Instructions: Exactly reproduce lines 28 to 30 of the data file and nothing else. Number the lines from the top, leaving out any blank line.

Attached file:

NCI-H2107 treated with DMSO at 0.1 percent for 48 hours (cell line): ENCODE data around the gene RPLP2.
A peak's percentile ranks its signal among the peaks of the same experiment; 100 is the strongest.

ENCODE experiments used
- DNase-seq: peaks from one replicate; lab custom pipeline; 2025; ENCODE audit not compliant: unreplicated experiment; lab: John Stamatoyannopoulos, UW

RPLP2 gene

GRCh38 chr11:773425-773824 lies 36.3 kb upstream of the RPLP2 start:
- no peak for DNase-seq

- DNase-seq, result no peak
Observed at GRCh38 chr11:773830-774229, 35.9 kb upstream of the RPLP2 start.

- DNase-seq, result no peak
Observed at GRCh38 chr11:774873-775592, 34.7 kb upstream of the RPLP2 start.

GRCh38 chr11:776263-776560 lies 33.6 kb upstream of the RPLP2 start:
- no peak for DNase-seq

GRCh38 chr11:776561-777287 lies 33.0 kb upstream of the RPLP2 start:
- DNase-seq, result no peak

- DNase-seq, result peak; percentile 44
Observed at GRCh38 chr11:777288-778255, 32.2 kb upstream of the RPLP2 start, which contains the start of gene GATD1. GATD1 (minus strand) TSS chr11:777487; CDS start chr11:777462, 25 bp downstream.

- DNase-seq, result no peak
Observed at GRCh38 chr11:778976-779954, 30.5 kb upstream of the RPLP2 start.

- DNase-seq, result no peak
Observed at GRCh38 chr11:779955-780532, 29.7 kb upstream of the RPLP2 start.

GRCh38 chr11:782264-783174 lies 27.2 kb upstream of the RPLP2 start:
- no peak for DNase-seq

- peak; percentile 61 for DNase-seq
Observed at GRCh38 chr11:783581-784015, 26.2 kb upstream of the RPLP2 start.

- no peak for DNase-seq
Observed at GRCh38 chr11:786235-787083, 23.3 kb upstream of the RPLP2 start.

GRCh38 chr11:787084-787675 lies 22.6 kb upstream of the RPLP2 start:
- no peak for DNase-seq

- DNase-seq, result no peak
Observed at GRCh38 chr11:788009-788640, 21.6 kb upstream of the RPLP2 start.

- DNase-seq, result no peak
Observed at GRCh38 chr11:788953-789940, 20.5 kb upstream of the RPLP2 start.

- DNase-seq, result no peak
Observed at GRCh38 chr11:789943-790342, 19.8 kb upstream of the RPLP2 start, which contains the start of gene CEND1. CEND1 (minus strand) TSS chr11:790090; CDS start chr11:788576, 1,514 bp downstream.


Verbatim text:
GRCh38 chr11:787084-787675 lies 22.6 kb upstream of the RPLP2 start:
- no peak for DNase-seq

- DNase-seq, result no peak